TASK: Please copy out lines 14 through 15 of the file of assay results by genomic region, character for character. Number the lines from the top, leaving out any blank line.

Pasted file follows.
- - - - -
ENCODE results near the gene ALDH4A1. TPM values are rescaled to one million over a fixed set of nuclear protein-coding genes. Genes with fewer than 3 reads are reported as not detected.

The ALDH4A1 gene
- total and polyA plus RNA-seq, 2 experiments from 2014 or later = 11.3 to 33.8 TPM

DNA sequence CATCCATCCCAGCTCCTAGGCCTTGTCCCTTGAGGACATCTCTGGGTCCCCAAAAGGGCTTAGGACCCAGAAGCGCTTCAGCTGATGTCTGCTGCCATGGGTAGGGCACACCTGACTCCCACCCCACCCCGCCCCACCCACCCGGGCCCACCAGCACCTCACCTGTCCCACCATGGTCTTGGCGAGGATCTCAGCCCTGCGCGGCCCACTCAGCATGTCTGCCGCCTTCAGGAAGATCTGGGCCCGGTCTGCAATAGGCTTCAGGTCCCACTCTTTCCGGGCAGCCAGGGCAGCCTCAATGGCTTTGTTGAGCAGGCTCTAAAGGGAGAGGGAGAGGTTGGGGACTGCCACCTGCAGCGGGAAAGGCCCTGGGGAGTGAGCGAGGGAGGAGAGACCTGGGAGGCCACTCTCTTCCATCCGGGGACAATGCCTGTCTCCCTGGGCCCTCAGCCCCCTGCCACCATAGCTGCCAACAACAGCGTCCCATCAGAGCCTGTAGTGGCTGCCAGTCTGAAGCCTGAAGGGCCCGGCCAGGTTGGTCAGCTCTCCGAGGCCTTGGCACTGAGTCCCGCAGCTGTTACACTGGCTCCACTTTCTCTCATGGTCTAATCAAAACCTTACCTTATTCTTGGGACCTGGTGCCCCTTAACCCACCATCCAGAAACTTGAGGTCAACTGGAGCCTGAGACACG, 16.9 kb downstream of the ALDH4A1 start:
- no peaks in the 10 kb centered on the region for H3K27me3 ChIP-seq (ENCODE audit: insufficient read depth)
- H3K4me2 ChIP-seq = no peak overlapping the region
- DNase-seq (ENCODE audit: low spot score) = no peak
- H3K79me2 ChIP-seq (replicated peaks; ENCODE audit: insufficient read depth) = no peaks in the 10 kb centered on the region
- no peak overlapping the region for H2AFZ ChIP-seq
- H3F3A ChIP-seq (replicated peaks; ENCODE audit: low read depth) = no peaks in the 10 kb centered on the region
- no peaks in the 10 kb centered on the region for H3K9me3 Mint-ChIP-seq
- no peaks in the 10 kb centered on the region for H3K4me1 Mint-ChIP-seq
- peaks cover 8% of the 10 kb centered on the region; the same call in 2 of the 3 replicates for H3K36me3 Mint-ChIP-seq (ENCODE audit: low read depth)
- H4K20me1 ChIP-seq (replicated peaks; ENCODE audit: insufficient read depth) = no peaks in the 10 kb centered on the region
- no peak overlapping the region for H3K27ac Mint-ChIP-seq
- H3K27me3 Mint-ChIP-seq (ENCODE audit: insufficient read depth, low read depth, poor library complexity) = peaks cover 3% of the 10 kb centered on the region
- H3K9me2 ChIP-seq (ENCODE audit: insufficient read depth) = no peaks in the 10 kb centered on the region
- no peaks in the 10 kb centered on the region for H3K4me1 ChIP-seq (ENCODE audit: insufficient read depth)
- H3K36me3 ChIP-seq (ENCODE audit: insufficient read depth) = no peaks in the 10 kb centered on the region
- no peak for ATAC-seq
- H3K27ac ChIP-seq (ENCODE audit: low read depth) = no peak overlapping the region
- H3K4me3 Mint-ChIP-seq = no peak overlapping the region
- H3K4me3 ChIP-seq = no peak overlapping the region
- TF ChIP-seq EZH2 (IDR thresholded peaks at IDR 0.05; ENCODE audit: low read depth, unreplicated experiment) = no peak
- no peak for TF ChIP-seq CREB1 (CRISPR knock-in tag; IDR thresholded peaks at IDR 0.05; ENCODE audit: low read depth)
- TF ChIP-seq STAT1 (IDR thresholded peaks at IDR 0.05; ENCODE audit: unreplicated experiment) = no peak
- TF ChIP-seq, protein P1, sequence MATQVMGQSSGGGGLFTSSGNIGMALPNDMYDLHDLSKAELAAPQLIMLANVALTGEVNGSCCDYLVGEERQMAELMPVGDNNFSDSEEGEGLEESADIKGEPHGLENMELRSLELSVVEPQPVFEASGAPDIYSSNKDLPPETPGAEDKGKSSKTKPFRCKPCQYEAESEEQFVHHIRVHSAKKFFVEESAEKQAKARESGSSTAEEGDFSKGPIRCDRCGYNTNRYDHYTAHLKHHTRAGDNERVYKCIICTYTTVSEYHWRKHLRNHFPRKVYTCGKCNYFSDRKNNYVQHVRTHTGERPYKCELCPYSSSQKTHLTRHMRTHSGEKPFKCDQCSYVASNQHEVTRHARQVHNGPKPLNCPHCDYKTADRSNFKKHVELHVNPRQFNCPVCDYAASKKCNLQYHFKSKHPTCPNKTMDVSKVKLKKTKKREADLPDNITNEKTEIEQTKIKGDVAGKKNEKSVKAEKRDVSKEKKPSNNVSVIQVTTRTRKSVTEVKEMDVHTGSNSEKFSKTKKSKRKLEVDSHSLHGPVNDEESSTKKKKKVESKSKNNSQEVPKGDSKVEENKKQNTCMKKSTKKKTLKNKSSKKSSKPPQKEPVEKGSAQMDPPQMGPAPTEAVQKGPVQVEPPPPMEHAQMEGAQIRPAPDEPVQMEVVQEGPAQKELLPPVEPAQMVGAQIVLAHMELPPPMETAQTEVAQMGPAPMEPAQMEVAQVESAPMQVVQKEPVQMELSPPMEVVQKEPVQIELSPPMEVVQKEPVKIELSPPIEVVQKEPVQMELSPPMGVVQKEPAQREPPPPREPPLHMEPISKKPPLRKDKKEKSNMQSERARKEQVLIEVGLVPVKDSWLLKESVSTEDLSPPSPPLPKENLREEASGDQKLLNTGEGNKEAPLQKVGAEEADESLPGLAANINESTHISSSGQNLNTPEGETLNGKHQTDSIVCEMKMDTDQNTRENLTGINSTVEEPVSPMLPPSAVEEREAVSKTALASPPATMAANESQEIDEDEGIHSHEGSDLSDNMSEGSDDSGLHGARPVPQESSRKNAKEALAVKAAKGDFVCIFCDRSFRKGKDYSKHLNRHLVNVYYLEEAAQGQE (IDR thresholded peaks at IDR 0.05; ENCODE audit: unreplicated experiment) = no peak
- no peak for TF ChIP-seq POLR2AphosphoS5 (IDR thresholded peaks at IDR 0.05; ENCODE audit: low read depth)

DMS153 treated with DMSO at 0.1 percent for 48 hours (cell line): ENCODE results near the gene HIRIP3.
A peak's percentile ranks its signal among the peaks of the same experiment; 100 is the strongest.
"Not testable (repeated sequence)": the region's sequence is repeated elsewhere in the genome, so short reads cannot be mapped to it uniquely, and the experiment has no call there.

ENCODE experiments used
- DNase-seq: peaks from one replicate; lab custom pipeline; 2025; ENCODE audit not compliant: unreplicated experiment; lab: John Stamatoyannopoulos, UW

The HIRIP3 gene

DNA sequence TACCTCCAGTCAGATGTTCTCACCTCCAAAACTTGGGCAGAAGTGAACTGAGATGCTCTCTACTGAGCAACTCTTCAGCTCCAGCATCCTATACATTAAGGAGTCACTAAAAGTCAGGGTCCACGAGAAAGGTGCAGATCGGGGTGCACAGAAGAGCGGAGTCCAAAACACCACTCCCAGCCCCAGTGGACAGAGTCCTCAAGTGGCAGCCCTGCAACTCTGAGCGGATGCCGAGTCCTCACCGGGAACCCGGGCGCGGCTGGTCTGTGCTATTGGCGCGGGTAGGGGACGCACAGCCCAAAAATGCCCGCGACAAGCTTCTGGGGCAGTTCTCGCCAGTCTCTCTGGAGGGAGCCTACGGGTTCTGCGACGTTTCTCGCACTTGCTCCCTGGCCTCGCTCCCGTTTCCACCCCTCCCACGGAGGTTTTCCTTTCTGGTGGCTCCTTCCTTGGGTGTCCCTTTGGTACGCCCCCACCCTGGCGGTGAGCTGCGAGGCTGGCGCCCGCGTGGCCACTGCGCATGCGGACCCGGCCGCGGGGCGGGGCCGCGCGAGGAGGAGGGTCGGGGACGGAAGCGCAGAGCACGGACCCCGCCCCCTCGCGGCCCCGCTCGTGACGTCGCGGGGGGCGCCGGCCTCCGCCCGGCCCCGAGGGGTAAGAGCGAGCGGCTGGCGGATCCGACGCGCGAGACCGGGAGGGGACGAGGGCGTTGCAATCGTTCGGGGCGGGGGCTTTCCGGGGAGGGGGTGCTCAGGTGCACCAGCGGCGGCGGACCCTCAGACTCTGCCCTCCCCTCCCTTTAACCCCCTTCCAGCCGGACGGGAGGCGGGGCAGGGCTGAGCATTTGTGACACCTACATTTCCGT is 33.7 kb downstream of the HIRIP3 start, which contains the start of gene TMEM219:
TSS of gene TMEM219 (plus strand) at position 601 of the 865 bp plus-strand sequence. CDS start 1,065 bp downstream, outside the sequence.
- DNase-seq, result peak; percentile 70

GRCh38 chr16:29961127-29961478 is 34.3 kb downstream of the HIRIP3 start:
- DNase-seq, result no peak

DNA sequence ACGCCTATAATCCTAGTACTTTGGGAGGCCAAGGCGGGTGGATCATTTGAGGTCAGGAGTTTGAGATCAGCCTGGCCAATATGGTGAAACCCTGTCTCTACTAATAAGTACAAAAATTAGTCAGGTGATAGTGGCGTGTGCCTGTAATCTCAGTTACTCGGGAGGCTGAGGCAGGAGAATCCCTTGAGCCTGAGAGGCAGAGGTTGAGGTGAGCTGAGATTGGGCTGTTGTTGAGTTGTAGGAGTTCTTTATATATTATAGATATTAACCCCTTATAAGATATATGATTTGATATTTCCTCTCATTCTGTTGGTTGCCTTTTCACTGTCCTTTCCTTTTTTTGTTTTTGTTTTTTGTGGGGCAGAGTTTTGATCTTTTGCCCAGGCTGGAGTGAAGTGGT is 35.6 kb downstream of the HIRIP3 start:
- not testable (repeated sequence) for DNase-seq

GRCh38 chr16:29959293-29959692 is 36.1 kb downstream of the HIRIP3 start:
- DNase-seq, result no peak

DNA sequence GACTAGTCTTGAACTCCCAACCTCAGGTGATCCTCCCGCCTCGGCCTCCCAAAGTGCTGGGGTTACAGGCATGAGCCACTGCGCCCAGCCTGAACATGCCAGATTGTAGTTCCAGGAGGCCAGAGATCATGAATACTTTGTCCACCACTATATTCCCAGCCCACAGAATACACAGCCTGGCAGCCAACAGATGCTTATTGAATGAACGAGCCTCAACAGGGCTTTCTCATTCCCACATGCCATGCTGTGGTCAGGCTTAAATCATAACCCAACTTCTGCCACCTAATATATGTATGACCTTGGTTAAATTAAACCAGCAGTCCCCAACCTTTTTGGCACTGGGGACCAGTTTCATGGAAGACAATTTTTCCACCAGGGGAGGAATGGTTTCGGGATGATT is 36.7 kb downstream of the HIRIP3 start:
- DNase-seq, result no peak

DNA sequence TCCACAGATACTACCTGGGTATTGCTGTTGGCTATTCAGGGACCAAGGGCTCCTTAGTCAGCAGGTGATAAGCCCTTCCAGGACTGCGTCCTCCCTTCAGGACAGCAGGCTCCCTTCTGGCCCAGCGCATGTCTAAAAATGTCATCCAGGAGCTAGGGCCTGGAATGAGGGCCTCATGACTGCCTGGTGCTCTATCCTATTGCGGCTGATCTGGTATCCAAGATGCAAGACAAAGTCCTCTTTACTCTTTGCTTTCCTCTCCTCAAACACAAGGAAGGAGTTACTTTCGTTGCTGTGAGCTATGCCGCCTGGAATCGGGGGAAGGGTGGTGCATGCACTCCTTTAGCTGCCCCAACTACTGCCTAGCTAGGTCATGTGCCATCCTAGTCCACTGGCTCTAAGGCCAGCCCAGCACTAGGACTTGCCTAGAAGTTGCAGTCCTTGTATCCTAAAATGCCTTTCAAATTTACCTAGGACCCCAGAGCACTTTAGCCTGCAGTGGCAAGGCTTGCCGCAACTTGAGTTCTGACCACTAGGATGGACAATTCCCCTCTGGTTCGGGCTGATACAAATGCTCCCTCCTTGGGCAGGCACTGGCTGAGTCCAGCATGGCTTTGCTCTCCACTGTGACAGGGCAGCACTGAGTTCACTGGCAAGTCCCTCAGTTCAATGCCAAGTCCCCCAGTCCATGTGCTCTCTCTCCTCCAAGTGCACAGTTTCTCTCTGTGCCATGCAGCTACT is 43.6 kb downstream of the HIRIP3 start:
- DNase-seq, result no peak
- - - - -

- H4K20me1 ChIP-seq (replicated peaks; ENCODE audit: insufficient read depth) = no peaks in the 10 kb centered on the region
- no peak overlapping the region for H3K27ac Mint-ChIP-seq